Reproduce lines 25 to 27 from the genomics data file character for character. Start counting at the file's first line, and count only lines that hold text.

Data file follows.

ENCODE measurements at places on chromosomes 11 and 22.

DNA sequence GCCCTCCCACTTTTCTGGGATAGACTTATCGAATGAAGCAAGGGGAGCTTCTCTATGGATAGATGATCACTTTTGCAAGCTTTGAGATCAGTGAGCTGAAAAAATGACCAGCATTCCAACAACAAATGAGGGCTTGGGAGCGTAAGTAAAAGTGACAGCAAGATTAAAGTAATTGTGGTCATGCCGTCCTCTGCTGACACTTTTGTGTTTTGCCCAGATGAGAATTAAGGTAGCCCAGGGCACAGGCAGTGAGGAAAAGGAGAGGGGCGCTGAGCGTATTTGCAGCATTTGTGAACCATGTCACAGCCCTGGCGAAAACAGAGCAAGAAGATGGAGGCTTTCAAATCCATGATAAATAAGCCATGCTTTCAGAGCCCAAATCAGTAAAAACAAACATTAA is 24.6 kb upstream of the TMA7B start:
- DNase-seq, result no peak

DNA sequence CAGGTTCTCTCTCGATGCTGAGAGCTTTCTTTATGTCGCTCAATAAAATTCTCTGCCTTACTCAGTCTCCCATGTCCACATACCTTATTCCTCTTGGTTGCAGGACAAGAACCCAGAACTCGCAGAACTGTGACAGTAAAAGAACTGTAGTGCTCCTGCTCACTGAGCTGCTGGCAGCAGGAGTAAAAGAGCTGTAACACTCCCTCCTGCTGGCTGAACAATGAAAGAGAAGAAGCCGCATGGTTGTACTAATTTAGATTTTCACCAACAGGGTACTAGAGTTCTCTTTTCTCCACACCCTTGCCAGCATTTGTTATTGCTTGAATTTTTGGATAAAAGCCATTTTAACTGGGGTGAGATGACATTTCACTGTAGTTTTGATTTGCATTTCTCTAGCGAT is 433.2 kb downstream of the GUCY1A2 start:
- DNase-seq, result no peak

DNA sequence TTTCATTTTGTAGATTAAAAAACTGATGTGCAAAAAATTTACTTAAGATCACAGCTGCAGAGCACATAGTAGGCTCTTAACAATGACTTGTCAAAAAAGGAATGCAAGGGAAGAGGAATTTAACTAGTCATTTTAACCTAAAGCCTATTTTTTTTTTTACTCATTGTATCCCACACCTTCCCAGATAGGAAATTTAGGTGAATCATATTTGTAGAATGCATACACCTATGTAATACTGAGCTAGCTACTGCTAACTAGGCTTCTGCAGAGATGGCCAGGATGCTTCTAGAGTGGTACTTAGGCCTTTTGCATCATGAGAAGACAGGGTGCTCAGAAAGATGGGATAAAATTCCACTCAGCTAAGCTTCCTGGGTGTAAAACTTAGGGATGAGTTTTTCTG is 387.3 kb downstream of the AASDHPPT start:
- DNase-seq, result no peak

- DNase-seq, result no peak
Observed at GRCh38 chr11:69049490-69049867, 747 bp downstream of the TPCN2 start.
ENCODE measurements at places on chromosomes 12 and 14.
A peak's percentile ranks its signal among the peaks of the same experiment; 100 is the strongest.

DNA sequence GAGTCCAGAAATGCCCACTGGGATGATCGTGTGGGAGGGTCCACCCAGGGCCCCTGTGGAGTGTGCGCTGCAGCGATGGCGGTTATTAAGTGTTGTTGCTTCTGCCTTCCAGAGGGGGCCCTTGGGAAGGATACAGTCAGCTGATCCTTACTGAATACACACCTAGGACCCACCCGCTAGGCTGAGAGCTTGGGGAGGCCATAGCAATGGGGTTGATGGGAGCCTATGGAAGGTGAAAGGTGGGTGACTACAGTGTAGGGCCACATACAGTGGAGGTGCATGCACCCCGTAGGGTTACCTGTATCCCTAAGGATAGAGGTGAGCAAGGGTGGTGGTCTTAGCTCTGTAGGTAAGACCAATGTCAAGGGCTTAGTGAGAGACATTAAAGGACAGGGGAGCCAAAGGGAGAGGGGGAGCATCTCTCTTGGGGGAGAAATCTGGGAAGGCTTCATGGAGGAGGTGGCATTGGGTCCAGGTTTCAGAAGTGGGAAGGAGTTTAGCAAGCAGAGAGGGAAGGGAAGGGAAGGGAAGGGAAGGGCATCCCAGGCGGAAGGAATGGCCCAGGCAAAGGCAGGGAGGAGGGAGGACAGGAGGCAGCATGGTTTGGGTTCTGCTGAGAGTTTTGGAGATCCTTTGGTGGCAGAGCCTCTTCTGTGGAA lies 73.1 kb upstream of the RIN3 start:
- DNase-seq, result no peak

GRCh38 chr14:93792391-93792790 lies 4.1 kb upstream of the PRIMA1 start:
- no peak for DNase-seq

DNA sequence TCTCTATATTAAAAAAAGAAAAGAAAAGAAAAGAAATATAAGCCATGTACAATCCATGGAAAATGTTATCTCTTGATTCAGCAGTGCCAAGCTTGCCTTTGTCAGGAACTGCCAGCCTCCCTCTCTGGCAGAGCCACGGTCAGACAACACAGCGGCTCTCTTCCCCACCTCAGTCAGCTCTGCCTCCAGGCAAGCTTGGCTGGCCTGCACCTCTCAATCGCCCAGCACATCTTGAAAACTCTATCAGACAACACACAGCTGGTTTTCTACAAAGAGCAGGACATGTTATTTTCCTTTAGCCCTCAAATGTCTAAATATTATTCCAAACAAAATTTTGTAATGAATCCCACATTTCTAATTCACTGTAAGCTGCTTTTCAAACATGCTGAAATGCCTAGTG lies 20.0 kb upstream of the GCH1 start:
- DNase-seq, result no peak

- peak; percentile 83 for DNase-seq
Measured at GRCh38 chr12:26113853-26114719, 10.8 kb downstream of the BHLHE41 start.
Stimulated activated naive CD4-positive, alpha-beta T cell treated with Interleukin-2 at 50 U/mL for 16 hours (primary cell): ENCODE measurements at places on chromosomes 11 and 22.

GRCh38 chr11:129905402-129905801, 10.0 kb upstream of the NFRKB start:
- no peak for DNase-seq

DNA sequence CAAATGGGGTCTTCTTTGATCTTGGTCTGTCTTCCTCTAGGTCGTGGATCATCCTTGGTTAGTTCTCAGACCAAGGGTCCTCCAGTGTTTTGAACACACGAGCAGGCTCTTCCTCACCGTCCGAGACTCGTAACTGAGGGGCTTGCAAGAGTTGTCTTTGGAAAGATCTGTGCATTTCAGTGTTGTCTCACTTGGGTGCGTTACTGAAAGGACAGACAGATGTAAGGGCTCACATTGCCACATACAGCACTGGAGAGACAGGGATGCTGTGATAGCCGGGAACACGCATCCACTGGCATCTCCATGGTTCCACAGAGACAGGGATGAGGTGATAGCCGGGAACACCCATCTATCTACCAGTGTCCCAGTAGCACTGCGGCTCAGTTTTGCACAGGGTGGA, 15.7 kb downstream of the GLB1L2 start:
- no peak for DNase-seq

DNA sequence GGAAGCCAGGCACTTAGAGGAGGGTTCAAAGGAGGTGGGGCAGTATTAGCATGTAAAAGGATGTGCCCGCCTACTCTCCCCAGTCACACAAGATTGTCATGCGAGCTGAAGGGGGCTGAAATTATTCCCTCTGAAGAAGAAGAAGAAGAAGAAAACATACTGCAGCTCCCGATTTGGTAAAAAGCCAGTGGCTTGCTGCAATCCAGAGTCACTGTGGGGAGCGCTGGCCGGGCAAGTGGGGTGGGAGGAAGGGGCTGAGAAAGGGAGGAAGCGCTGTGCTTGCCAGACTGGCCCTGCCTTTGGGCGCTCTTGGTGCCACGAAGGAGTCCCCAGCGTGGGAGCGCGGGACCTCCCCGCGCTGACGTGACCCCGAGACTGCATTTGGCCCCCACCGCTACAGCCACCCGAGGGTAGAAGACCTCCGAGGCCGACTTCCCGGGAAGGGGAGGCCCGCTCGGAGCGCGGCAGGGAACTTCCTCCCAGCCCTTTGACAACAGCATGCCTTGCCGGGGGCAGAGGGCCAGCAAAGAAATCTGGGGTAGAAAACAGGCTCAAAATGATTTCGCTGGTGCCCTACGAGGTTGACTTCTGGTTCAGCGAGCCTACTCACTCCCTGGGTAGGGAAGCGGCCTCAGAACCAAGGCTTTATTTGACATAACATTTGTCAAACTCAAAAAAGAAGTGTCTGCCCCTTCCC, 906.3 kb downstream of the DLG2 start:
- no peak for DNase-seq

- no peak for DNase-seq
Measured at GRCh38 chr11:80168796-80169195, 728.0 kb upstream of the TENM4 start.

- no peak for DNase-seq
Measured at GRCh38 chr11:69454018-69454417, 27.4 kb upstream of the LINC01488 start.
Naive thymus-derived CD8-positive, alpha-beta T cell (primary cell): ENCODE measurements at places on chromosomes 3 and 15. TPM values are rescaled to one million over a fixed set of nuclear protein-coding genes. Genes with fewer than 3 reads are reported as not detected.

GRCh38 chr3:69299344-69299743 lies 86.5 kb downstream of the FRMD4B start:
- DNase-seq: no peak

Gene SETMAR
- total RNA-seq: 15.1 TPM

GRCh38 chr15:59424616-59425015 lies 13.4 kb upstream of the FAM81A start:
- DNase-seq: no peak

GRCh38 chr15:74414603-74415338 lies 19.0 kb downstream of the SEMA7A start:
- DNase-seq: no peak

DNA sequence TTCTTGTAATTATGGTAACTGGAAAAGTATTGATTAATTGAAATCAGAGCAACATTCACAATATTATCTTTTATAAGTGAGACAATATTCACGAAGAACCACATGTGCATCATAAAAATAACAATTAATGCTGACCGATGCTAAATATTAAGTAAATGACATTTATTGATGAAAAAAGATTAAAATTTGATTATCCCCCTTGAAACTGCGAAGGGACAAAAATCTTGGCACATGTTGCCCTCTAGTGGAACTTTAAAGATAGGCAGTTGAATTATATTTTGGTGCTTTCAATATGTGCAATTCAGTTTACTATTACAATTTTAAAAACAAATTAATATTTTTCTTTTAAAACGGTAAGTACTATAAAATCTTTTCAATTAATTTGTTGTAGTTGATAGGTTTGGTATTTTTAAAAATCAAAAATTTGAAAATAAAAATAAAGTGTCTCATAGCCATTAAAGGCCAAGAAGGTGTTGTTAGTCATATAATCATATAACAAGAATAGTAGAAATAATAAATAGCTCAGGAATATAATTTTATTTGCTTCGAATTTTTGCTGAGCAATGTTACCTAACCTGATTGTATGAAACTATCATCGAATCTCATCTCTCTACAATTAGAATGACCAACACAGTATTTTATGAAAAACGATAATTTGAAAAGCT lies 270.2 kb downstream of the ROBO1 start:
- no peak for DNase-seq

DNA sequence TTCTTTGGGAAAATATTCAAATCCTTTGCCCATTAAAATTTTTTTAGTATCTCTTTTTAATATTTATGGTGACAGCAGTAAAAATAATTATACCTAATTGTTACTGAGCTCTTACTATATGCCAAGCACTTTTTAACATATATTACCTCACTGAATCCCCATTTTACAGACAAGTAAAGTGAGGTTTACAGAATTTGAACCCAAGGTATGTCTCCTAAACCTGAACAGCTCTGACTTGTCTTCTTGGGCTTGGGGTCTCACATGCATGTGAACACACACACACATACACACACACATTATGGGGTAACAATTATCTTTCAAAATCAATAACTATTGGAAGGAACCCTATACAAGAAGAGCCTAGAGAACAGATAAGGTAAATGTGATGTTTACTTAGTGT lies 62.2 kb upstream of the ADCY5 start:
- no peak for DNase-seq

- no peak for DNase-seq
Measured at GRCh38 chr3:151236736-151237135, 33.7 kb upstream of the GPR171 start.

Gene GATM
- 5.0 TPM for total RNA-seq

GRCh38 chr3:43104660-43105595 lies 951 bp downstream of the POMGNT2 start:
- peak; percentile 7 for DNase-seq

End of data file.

DNA sequence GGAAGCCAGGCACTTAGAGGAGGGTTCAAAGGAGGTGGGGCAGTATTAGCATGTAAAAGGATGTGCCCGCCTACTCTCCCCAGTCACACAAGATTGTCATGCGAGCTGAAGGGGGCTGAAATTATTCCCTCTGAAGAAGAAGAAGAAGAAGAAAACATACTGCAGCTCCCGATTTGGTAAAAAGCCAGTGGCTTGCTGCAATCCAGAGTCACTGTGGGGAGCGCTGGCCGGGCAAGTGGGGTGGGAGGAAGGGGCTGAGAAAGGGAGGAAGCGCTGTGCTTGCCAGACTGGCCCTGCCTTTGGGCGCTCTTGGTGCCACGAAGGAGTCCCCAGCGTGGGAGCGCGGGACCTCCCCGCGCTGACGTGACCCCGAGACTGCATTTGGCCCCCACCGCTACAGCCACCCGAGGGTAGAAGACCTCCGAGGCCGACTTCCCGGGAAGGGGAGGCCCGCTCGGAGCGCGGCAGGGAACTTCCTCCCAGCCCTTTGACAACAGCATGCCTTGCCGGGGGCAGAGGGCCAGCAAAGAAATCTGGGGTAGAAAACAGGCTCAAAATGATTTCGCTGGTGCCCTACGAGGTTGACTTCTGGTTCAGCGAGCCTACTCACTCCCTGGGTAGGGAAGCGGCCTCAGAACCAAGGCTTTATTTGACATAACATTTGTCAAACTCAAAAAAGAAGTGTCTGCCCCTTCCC, 906.3 kb downstream of the DLG2 start:
- no peak for DNase-seq

- no peak for DNase-seq